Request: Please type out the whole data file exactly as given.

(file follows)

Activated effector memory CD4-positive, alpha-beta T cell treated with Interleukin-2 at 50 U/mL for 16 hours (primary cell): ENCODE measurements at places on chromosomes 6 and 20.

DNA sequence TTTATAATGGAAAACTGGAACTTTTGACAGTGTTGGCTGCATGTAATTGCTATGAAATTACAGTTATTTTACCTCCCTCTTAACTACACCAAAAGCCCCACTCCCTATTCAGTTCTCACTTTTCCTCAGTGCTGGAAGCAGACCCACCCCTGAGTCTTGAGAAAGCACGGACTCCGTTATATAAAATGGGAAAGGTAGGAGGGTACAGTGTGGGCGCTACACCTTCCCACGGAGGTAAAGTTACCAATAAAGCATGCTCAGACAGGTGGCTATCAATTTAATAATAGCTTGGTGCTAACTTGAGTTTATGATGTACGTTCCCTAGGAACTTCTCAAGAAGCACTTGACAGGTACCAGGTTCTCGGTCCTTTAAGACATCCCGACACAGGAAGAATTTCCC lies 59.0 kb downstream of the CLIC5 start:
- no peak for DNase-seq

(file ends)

Activated effector memory CD4-positive, alpha-beta T cell treated with Interleukin-2 at 50 U/mL for 16 hours (primary cell): ENCODE measurements at places on chromosomes 6 and 20.

DNA sequence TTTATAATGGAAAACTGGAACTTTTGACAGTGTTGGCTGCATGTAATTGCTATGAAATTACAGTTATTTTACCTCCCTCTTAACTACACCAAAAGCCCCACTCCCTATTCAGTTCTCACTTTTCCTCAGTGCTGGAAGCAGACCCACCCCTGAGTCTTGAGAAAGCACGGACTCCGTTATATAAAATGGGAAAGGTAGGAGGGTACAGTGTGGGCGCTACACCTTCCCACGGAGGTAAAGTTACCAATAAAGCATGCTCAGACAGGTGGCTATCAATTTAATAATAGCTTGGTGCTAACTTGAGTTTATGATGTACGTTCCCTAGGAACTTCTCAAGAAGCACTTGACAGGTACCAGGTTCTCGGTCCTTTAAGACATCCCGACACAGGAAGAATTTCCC lies 59.0 kb downstream of the CLIC5 start:
- no peak for DNase-seq